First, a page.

Tuesday, February 28, 2012

Follow Your Feats

Feats were a genius idea introduced in Dungeons & Dragons 3rd Edition. Unfortunately they seem to have lost their way. Introduced in 3e, a feat was "a special feature that either give your character a new capability or improves one he or she already has". Within D&D 4e you find a different tone:
As you advance in level, you gain a number benefits that improve your capabilities. These benefits are called feats. Typically, a feat doesn't give you a new ability, but instead improves something you're already able to do.
I stopped playing AD&D 2nd Edition when I was in high school. My reasoning, at the time, was that you couldn't find enough variety and mechanical (game rules) support to differentiate one fighter from another. In retrospect I don't think I was 100% correct about the game itself but there is at least a speck of truth to the concept. Third edition's feat blew this complaint away. No longer were there very few and limited levers to customize your character. Fourth edition took a step back and feats no longer strongly distinguished one character from another.

Some feats were better for the game than others. Feats like blind-fight (3e) and skill training (4e) helped show a unique history, experience, or training one character had that another didn't. These were meaningful differences between characters within a given class that combined story with flavorful rules.

I'm biased against feats that impact numbers without representing any difference between characters. No one looks across the table at my use of weapon focus, to do 1d8+5 damage instead of 1d8+4, and says, "wow, we're did your character learn to do that". One, the bonus is relatively small and thus unnoticeable. Two, it carries very little connection to how you're a different flavor of warrior. Three, it gets hidden in the numbers; you don't typically tell anyone your mathematical bonuses while playing in-character. Four, it looks the same as what every character does. Worse than relatively optional feats like weapon focus was the introduction of weapon expertise (and versatile expertise). Hitting is fun. Missing is not fun. Because 4e is so dependent on tactical effects that usually come from hitting your target, the expertise feats were almost mandatory.

You really don't get very many feats between 1st and 8th level. Thus, taking an expertise feat just to be competent against the enemy was the right decision but it was also boring as hell; sort of like paying your taxes. Basically everyone took it or knew they "should" have taken it. I think characters need more feats, one every level, instead of fewer so I am completely opposed to effectively levying a tax of -1 feat on all characters. If game math requires everyone to hit +1 better then just give it to all characters or conversely give -1 defenses to all villains/monsters/enemies.

Feats were less interesting, less flavorful, and less fun in 4th edition. I believe the game designers were chasing a reasonable goal when they (unintentionally) took away the essence of feats. Some feats were a huge problem. Adding rules, through feats, added complexity to game play and created hard to manage rules interactions. Some 3e feats were positively broken. The spiked chain, improved trip specialist could pin an enemy down who couldn't stand up without getting tripped again as a "free" opportunity attack which triggered additional damaging follow-up attacks from the spiked chain.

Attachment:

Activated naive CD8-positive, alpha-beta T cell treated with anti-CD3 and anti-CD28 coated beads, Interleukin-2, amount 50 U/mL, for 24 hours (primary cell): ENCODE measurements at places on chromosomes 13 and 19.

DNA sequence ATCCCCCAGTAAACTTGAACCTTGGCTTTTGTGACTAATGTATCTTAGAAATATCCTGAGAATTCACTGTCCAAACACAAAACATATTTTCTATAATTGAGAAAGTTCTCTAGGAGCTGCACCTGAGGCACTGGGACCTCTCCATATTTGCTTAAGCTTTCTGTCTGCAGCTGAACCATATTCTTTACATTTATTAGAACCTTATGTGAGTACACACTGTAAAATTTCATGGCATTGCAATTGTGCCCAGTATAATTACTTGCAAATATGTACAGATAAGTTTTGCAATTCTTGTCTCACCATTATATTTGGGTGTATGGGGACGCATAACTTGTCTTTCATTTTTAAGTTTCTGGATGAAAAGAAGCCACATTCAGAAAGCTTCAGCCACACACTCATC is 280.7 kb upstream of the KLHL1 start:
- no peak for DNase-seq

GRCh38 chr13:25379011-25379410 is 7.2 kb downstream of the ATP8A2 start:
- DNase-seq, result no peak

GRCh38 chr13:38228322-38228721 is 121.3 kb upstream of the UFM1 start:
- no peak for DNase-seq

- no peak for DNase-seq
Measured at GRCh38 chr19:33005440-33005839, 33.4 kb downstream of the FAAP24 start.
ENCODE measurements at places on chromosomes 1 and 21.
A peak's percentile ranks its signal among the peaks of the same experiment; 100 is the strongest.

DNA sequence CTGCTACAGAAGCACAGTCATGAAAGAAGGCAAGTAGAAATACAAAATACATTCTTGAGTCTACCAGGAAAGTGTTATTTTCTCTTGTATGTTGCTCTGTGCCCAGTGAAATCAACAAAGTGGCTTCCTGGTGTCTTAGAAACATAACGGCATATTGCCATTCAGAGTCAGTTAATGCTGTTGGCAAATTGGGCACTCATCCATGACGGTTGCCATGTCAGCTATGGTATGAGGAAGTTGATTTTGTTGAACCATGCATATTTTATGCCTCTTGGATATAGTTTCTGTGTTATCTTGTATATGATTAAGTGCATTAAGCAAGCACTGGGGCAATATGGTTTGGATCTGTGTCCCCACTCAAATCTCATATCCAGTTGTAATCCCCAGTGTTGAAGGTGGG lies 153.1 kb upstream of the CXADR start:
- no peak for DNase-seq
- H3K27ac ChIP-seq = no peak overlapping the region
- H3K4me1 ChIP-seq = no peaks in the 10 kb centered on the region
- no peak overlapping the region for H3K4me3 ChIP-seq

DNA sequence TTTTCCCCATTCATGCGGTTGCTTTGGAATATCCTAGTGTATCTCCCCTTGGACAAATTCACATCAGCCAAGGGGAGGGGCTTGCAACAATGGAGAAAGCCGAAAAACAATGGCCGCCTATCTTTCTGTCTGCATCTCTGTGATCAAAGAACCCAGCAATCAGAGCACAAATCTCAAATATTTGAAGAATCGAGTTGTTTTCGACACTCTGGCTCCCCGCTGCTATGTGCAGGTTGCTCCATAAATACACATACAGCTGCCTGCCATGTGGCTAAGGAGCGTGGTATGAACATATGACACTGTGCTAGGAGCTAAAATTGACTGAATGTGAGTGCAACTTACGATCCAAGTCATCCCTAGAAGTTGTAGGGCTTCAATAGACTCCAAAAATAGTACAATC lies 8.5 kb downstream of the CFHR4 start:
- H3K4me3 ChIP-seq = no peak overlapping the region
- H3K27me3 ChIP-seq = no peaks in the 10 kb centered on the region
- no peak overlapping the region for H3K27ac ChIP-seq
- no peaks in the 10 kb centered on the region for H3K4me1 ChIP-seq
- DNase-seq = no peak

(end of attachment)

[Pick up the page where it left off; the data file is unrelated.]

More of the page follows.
A few feats had great potential but missed the mark. There weren't really enough energy spells of certain types to play non-fire Elementalists. Some feats exist to differentiate but also act as a gate to "let me play the character I want to play". Third edition's weapon finesse feat let you play a stereotypical variation on the fighter based around dexterity; this was especially useful for halflings. You spent the feat for the "right" to play a halfling fighter which is, not unlike certain 4th edition feats, akin to paying your taxes only this tax only applies to people who aren't adhering close enough to the social engineering in the game. Jump back to elementalism, energy substitution came to the rescue but with a slew of extra taxes: first you had to have spent 5 ranks in the knowledge (arcana) skill, you had to pay a feat to get "any other metamagic feat" as a prerequisite, and you had to spend a feat for energy substitution itself. Sorcerers got to pay a bonus tax: any spell a sorcerer modified with a metamagic feat got increased in casting time to be a full round action. I don't recall any attempts by the sorcerer character class to overshadow the game so I never understood how metamagic feats would break this class without its own little metamagic tax. At this point players should just politely ask the DM, "is it okay if I invent my own spell called Melf's Delayed Blast Acidball" and be done with these game designers.

A feat should carry more of a benefit than just letting you play the basic game. Everyone can hit things and it isn't really important if you use strength or dexterity. The feat you pay for the privilege of using reasonable alternate stats should also come with a benefit. Preferably a benefit that makes a dexterity fighter feel and look different than a strength fighter.

Bring back variety. Bring back flavorful feats. Let our feats heavily define us (not completely but enough to be quite noticeable).


1 comment:

  1. I don't totally agree with what you are saying. For example I think there have been some excellent flavorful feats in 4e. The new expertise feats out of the Essentials books, even follow your formula of the tax plus something more. On the whole I have to say you make good points though. I've never liked the feat taxes and I am very concerned about "magic feats" that will supposedly make my low level vancian wizard viable again.